Bugs can also be very useful. For example, we use micro-organisms to bake bread, for yoghurt fermentation, to create bubbles in wine and beer and to decompose organic matter during recycling. In space, particularly during long-duration travel, we will also need to find a way to use these microbes to help us - both with recycling and production of food. Within ESA, investigations are taking place in order to learn more about how to use microbes to recycle air, water and waste, and how to produce food in space during future long-duration space missions. Columbus may well provide an environment where some of the research to achieving this goal can safely take place.
Bacteria have been present on our planet longer than any form of life. Over the last 3 billion years they have managed to occupy many extreme environments, including hot thermal vents on the ocean floor. The water that comes out of the hydrothermal vent is rich in dissolved minerals and supports a large population of chemosynthetic bacteria that use unusual chemistry to survive. These bacteria attract other organisms. Tube worms live around the hydrothermal vents and since they have no mouth or digestive tract, the bacteria live inside them.
Most bacteria grow in places where the pH ranges from 6-8 (weak acid to weak alkali). The human stomach has a pH of 1.5-2.0 (strong acid) which kills most bacteria. However, Thiobacillus thiooxidans oxidises sulphur to sulphuric acid and can grow at a pH of 0 (highly acid). Astrobiologists are interested in studying extremophiles - organisms that are capable of surviving in extremely harsh environments similar to those known to exist on other planets. For example, Mars may have regions in its deep subsurface permafrost that could harbor communities of endoliths, organisms that live inside rock.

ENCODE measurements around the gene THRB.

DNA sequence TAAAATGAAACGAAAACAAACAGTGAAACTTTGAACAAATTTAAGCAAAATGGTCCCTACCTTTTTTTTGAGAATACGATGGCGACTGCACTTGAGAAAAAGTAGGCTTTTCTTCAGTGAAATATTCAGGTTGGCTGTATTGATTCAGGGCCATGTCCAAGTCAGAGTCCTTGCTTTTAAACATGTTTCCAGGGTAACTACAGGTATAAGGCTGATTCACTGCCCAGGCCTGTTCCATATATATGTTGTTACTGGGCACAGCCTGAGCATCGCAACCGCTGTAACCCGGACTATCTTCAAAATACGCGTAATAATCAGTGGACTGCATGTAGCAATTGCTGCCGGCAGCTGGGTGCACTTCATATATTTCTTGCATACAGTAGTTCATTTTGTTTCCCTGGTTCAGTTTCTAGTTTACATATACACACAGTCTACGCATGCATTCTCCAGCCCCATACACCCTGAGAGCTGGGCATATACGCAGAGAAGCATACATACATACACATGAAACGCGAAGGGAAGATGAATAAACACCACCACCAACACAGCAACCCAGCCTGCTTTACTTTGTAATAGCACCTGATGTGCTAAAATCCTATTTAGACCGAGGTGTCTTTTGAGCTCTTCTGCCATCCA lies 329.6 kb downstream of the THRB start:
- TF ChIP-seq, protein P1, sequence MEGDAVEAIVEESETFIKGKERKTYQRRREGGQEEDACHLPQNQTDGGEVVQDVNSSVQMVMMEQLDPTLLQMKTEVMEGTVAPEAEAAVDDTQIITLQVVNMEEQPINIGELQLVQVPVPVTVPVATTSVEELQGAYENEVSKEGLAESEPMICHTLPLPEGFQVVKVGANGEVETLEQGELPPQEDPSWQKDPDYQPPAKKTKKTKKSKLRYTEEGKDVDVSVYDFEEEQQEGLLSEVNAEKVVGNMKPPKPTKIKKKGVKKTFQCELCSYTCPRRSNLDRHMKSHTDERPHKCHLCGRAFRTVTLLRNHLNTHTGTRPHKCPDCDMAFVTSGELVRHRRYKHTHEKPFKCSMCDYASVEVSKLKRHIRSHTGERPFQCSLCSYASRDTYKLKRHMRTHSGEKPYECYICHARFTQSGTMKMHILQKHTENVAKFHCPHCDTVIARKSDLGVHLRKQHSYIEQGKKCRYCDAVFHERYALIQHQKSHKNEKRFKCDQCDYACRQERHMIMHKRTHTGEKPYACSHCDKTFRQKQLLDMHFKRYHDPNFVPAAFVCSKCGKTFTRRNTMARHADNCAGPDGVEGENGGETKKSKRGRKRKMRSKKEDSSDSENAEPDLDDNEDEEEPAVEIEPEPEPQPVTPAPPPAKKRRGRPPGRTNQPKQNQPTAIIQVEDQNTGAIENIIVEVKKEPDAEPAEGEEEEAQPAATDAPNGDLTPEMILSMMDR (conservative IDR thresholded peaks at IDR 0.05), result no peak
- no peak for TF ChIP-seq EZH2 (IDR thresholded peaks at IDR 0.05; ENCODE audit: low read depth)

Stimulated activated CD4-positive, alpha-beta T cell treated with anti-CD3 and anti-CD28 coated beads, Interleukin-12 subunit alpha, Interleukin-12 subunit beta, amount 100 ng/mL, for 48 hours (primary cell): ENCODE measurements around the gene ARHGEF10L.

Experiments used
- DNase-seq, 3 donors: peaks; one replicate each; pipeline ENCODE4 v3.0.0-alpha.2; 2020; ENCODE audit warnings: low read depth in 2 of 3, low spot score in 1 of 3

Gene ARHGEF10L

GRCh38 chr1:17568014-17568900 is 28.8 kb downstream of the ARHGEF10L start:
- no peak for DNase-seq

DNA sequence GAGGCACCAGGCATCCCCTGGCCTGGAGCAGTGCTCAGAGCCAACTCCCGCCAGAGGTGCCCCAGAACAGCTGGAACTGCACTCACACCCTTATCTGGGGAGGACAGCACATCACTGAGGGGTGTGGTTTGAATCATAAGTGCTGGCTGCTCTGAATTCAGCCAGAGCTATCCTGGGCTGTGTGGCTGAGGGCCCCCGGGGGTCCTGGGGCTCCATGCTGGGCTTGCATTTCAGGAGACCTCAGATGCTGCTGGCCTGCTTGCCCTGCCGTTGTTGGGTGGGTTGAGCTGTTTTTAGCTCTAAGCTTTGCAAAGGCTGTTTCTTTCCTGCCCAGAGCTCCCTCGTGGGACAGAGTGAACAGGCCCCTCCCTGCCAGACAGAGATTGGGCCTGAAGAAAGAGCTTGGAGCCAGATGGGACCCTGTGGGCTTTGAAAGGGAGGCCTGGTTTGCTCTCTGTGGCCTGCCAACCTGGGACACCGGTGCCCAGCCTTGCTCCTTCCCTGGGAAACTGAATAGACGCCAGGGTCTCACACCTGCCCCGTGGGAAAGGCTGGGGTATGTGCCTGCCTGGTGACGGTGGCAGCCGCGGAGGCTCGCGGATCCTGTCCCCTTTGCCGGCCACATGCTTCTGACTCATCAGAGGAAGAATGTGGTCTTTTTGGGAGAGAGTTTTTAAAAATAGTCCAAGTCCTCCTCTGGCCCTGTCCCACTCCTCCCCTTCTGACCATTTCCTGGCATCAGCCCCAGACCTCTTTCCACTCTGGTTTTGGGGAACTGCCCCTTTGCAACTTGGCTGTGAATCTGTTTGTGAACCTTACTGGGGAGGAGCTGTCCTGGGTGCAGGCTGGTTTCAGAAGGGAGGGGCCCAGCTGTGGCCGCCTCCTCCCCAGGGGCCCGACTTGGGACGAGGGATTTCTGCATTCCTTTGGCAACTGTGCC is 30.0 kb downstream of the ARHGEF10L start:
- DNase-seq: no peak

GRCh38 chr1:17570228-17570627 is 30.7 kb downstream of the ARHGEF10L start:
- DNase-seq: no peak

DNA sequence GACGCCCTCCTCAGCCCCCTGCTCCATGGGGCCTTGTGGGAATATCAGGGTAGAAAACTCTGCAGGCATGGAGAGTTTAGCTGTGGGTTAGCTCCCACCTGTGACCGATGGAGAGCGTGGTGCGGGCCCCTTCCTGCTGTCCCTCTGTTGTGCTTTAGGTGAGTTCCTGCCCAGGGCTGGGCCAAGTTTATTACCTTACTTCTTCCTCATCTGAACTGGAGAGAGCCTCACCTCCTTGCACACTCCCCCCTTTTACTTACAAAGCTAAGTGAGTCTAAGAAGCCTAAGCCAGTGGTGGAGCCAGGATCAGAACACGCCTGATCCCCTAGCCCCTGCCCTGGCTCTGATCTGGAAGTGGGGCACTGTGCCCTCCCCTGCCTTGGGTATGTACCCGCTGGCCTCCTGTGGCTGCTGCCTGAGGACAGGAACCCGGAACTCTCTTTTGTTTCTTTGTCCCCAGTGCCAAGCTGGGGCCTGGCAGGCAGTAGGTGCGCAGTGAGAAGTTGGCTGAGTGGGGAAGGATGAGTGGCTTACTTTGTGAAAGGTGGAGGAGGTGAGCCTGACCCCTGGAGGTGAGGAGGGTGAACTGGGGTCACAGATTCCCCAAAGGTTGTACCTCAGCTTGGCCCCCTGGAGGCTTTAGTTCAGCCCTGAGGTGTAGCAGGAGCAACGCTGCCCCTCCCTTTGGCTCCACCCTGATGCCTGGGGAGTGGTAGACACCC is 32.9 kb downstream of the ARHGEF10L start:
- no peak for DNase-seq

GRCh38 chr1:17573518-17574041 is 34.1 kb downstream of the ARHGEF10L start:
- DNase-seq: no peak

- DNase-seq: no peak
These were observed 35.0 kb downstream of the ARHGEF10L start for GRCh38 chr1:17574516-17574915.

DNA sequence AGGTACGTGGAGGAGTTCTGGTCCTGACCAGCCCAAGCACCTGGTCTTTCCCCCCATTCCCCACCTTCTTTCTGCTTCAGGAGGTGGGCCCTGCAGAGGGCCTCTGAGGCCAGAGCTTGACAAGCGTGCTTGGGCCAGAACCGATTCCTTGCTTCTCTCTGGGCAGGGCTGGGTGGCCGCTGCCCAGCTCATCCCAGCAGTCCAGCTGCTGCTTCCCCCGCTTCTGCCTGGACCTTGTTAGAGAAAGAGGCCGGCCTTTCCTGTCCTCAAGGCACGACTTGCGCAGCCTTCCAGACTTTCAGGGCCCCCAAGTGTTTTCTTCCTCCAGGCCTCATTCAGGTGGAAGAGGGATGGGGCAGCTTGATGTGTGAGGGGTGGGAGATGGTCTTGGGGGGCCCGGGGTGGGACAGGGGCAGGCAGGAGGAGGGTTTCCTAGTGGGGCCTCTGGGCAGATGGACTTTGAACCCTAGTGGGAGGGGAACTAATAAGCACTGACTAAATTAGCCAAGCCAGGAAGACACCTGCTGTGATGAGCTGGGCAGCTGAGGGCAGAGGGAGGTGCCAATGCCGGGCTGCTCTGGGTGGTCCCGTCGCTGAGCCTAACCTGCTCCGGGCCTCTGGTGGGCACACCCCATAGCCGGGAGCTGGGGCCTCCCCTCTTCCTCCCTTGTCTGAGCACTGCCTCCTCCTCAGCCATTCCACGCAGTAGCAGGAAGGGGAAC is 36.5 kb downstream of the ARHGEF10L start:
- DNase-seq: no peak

Class experiment: In search of bugs in the lab
Like all living things, micro-organisms need nutrition to generate energy and create cell materials. This nutrition is obtained from its environment. A culture medium contains nutrients in sufficient amounts for microbes to grow. In order to grow microbes in your laboratory, your teacher will supply you with sterilised nutrient agar in Petri dishes which contain all the necessary nutrients required.
Carry out the investigation described below. You can also make a comparison to see if washing your hands has any effect on the presence of bacteria. You will need the following equipment for each group of 2 students: